Dan Booker is just about unbeatable at Maydena and put down some seriously fast runs. If you don’t believe us, please scroll back to the top and watch the video evidence.

The second day of racing incorporated King Brown, the National DH course and Maydena’s Wilderness Trail, which was a crowd favourite.

“Middle Earth into Outer Limits was by far my favourite stage,” said Sansom. “It took in two of the best flow trails on the hill, had a bit of pedalling, and was wildly grippy on race day. They’re two of the lesser ridden trails on the hill at Maydena, and it makes them that bit more special to try and put down a fast time on them.”

Craft continued her dominance at the end of day two, taking wins on all three stages, while Ryan Gilchrist stole two stage wins from Booker.

Saturday also saw the start of Enduro Jam’s extracurricular activities after the shuttles stopped running.

Over at the Dirt Jumps, the snags were on the BBQ, and a sizable crowd had gathered to watch some monumental whipping action.

After the second day on the trails, everyone migrated over to the dirt jumps to see how close to 90-degrees they could get.

 

🎶  When a problem comes along. You must whip it. Before the cream sits out too long. You must whip it. When something’s going wrong. You must whip it. 🎶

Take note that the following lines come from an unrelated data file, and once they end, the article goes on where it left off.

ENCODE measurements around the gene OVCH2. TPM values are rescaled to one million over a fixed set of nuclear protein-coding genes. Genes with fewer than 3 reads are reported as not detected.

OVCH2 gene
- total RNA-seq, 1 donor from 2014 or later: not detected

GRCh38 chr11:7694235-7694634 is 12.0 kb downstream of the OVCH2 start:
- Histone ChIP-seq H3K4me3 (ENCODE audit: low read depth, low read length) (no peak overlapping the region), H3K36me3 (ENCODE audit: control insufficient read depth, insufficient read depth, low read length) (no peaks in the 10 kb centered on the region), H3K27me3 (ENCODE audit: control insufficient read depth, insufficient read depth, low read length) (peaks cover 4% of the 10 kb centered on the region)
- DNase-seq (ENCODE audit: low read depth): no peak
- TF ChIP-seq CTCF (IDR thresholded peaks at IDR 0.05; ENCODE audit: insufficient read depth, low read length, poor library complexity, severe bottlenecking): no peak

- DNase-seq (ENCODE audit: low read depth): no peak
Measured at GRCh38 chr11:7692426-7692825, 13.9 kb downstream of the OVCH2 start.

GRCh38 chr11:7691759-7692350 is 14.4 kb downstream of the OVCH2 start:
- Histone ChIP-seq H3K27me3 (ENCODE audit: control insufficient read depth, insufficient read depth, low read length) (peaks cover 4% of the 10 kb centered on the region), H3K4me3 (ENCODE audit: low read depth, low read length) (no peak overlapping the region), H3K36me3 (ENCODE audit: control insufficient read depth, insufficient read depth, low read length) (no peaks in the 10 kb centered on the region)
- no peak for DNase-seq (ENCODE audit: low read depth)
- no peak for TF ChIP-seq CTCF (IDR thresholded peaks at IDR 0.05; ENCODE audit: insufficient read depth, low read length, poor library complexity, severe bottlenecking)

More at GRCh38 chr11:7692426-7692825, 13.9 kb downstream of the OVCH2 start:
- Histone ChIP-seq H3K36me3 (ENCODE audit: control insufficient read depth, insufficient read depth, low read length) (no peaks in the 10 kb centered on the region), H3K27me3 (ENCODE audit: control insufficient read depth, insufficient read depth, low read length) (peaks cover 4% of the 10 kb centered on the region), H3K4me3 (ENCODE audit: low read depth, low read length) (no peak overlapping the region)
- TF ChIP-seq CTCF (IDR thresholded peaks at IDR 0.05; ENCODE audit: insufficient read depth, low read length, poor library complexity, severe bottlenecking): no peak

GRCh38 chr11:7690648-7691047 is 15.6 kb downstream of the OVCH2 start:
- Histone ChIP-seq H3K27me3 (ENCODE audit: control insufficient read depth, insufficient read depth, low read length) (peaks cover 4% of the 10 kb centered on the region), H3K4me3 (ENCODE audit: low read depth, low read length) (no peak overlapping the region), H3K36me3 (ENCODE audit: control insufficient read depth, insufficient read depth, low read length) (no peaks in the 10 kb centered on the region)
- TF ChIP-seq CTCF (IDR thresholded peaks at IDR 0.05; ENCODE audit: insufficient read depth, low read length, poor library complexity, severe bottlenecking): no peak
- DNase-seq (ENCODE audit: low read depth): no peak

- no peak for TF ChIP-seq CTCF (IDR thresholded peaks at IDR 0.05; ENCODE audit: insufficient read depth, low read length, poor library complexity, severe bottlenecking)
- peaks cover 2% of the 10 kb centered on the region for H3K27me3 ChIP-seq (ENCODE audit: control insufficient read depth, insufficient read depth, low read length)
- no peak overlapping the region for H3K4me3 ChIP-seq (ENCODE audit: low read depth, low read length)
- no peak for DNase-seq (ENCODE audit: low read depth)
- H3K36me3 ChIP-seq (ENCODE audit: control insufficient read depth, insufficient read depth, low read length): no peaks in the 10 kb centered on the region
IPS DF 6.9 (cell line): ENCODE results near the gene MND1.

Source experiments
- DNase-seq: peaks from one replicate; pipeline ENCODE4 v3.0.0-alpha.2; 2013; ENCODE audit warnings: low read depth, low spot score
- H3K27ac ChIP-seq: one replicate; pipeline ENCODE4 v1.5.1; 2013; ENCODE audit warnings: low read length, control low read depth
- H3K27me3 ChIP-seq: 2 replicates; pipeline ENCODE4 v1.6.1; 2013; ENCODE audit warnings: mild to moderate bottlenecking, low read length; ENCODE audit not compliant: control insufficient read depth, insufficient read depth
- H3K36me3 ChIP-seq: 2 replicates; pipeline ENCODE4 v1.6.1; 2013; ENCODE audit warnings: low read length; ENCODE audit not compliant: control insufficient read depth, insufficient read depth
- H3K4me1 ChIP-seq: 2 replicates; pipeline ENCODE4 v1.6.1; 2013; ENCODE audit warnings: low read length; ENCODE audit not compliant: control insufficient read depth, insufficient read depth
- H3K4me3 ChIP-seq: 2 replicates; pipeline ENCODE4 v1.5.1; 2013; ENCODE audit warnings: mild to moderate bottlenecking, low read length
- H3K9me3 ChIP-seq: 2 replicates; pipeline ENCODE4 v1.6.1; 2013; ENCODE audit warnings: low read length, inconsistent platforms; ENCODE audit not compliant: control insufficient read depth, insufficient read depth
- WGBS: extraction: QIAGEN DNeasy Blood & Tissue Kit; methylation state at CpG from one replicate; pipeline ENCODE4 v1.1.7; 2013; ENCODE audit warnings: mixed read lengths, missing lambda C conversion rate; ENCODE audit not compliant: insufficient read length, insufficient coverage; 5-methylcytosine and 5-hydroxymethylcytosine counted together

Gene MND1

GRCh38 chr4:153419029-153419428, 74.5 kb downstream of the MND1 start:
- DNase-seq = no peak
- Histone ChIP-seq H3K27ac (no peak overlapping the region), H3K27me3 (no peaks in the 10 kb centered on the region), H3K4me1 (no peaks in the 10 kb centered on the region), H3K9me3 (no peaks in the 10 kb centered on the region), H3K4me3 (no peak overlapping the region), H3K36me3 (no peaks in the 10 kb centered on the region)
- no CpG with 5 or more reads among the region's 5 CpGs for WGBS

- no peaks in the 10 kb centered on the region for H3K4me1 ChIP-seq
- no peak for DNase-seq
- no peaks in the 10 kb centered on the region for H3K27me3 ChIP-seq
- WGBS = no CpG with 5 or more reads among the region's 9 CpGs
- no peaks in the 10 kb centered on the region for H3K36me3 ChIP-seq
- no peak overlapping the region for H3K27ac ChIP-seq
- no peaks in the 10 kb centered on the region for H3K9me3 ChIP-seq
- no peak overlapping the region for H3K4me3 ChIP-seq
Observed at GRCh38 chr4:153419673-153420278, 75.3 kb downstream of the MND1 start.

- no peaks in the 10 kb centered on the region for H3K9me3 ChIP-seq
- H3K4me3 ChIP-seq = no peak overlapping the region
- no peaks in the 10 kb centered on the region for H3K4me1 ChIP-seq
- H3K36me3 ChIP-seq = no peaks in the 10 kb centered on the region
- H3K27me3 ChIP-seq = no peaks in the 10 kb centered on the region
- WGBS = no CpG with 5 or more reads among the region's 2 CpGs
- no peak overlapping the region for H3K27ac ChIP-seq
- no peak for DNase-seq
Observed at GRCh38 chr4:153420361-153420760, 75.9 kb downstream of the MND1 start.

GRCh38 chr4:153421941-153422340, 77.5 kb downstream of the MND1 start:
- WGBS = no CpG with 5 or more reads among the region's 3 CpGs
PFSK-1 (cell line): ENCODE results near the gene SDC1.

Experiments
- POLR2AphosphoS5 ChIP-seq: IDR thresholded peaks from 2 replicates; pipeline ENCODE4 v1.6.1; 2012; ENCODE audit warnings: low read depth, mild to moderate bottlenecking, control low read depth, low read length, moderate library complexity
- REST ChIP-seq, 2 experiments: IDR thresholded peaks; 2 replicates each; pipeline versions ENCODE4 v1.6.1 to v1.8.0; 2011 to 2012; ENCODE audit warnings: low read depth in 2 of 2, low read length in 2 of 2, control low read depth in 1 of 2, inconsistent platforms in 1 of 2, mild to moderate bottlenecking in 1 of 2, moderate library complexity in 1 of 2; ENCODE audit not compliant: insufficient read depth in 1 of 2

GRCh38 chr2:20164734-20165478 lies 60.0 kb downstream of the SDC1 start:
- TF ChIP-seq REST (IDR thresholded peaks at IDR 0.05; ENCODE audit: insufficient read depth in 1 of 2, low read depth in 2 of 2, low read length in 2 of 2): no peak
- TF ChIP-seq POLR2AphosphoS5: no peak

Even the groms joined in on the fun in those glorious evening rays.

Sansom says there was an epic sunset, the 80s power ballads were blaring over the speakers, and a pair of backflips were attempted. Once the dust had settled, Pete Cornelius took to the stage so folks could boogie the night away.

The final day of Enduro Jam was the most physical of the three, kicking off with a top to bottom run of Abbotts Peak, with the remaining Open Jam and Pro Jam stages covering nearly half the vertical drop the mountain has to offer. The difficulty of the third day may have also been due to the beers from the evening before, and the amount of rug cut on the dance floor — we can only speculate.

Enduro Jam Champions

Laura Craft completed her clean sweep of Enduro Jam, while Booker would put together the quickest runs on day three to take the overall win, each earning a sweet $1000 AUD and a handful of EWS points in the process.

Laura Craft swept all three days of Enduro Jam, with Sarah Craft and Shelly Flood hot on her tail. But, it seems Flood was the quickest with the champagne.
Dan Booker was victorious in the men’s field, ahead of Ryan Gilchrist and Tim Eaton.
Booker and Craft are pretty quick on Maydena. Can anyone beat them in December?

The weekend wrapped up with a World Cup after-party, watching the UCI DH World Cup return to Lourdes, France, after a five-year hiatus.

If it seems like Maydena has found a winner with Enduro Jam, that would be because it has. For a new event to attract a field of this size, and the overall feedback largely being folks throwing up the horns and yelling ‘yewwww,’ is a testament to how much fun was had on the slopes of Abbotts Peak.

And with that, the fun will continue on December 2-4, with Enduro Jam returning for round two.

Tim Eaton among the ferns and the iconic white-barked Regnans Eucalyptus trees, you won’t miss him in that get-up.